US 6148043 A Abstract In a branch metric calculating circuit, using a sample value `y` input from an A/D converter and reference levels {-1, -1/2, 1/2, 1}, branch metric calculation is performed by squaring a difference between the sample value `y` and each of the reference levels and subtracting the square of the sample value `y` from the resultant value of squaring the difference. Since actual calculation is carried out for values 2y, y-3/4, -y-3/4 and -2y in this arrangement, square operation circuits can be eliminated, thereby making it possible to simplify a configuration of a Viterbi decoder.
Claims(11) 1. A Viterbi decoder, comprising:
calculation circuit means for calculating a plurality of branch metric values using a sample value of a reproduction signal and each of a plurality of reference levels; selection circuit means for selecting a particular value from sum data of said plurality of branch metric values output by said calculation circuit means and a plurality of path metric values corresponding to said plurality of branch metric values; metric memory means for storing the particular value selected by said selection circuit means as one of said plurality of path metric values: and path memory means for storing path data according to selection made by said selection circuit means, wherein said calculation circuit means calculates said plurality of branch metric values by squaring a difference between said sample value and said each of said plurality of reference levels and subtracting a square of said sample value plus a predetermined constant from the squared difference. 2. A Viterbi decoder as claimed in claim 1, wherein said calculation circuit means comprises:
adder means for adding said sample value and said predetermined constant; and shifter means for shifting bits of said sample value. 3. A Viterbi decoder as claimed in claim 1, wherein if all of a plurality of values selected by said selection circuit means have a same algebraic sign, a value equal to 1/4 of a numeric value range representable by said metric memory means is added to or subtracted from each of the plurality of selected values and a resultant value of the addition or the subtraction is stored as a path metric value in said metric memory means.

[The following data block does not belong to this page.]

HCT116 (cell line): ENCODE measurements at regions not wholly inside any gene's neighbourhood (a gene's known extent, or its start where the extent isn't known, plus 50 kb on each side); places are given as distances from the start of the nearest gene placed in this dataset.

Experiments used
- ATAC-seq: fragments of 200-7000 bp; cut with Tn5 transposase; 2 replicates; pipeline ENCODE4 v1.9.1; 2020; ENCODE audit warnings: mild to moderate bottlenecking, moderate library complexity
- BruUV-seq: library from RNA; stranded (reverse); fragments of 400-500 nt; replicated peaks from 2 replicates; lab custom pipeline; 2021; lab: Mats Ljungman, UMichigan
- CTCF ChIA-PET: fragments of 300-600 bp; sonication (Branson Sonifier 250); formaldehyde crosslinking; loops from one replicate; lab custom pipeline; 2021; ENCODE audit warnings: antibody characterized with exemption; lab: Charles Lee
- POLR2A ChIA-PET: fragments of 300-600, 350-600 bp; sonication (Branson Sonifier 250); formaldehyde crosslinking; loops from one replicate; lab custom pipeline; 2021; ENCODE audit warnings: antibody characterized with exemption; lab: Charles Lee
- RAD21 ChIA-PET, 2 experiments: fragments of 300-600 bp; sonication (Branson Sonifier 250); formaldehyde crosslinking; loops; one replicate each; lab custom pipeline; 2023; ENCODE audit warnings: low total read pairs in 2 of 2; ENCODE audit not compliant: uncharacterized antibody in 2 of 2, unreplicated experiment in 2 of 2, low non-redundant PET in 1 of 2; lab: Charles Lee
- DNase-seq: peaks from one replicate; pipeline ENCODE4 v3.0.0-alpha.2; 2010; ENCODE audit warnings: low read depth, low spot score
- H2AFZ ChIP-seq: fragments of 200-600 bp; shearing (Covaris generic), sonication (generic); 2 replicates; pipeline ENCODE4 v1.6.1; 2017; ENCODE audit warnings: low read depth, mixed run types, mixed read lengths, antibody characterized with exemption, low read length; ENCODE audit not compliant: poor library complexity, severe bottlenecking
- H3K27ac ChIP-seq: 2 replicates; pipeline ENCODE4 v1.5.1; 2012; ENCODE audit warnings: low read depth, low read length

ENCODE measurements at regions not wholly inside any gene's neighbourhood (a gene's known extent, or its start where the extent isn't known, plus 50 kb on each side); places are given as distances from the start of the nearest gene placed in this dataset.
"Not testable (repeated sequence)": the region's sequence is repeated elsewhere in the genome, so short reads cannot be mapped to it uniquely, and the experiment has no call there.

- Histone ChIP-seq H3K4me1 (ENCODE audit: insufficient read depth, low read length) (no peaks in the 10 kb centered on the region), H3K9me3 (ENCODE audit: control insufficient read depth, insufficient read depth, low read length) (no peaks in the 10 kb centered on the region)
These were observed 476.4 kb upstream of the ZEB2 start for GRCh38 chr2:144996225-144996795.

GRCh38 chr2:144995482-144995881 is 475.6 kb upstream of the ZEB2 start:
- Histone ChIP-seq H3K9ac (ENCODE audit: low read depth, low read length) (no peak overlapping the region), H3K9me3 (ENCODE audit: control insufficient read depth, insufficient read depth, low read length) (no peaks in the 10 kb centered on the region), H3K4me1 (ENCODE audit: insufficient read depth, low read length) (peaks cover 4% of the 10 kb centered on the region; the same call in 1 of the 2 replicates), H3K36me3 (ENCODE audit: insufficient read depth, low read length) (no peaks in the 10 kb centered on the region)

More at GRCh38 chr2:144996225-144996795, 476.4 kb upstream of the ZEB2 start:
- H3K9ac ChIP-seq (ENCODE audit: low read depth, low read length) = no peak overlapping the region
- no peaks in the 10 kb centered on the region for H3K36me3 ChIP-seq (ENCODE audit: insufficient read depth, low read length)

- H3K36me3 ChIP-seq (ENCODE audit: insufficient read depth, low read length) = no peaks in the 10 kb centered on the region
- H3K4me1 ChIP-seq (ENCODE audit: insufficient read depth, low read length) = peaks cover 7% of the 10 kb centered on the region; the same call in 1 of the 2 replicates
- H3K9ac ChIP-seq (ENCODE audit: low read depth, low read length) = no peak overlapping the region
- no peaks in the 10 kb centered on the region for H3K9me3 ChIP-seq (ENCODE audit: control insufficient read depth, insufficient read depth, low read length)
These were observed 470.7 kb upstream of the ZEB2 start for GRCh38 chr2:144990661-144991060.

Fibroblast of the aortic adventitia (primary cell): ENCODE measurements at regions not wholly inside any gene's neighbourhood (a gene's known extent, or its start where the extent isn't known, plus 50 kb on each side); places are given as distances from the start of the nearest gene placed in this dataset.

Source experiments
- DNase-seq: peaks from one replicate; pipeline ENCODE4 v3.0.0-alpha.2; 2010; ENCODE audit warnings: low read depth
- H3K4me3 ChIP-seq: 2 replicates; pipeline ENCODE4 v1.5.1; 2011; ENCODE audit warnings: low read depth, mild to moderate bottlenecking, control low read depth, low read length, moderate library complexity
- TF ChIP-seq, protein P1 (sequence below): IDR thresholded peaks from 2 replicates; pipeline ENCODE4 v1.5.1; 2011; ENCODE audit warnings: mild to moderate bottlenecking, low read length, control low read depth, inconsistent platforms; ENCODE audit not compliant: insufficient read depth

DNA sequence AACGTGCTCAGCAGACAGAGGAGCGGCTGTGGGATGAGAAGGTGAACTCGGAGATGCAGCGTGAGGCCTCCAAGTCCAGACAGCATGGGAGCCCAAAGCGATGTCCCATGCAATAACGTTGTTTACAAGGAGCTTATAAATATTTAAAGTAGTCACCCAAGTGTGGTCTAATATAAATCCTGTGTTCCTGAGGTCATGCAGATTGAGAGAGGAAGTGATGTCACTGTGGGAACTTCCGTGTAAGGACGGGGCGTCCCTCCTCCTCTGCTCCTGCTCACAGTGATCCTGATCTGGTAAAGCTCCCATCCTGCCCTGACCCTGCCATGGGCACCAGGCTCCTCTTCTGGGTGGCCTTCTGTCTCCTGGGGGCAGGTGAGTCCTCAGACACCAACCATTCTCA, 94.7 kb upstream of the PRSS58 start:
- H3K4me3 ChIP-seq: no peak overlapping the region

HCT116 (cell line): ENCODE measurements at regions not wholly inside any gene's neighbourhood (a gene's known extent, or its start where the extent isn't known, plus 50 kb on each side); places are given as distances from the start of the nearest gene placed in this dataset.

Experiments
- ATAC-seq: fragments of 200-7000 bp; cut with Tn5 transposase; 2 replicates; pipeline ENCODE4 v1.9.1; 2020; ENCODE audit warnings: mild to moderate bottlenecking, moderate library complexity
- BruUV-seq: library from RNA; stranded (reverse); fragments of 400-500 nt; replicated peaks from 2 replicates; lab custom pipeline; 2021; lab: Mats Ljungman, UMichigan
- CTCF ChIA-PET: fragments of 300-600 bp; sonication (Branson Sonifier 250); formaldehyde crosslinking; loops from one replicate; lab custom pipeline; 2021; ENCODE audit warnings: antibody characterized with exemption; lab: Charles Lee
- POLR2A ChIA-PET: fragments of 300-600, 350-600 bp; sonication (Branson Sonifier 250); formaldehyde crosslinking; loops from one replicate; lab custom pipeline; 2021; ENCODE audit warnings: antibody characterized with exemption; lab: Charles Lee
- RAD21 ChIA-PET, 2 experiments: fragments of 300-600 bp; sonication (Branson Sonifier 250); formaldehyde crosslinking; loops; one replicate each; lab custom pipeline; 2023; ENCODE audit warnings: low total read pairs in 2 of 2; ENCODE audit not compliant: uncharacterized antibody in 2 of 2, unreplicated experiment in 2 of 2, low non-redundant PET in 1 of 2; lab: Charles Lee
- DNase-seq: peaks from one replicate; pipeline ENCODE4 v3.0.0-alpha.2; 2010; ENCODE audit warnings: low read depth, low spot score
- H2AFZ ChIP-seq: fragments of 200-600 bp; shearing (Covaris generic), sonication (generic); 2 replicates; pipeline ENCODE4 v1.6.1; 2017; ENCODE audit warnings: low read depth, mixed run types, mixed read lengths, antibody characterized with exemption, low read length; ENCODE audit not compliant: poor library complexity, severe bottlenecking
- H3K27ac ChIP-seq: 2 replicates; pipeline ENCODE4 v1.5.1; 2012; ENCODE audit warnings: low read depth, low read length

4. A Viterbi decoder as claimed in claim 1, wherein said sample value of said reproduction signal is represented in five bits and said selection circuit means and metric memory means have an eight-bit structure.
5. A Viterbi decoder comprising:
calculation circuit means for calculating a plurality of branch metric values using a sample value of a reproduction signal and each of a plurality of reference levels; selection circuit means for selecting a particular value from sum data of said plurality of branch metric values output by said calculation circuit means and a plurality of path metric values corresponding to said plurality of branch metric values; metric memory means for storing the particular value selected by said selection circuit means as one of said plurality of path metric values; and path memory means for storing path data according to selection made by said selection circuit means, wherein if all of a plurality of values selected by said selection circuit means have a same algebraic sign, a value equal to 1/4 of a numeric value range representable by said metric memory means is added to or subtracted from each of the plurality of selected values and a resultant value of the addition or the subtraction is stored as a path metric value in said metric memory means. 6. A Viterbi decoding method, comprising:
a calculation step of calculating a plurality of branch metric values using a sample value of a reproduction signal and each of a plurality of reference levels; a selection step of selecting a particular value from sum data of said plurality of branch metric values output in said calculation step and a plurality of path metric values corresponding to said plurality of branch metric values; a first storage step of storing the particular value selected in said selection step as one of said plurality of path metric values; and a second storage step of storing path data according to selection made by said selection circuit means, wherein if all of a plurality of values selected by said selection circuit means have a same algebraic sign, a value equal to 1/4 of a numeric value range representable by said metric memory means is added to or subtracted from each of the plurality of selected values and a resultant value of the addition or the subtraction is stored as said path metric value in said metric memory means. 7. A Viterbi decoding method, comprising: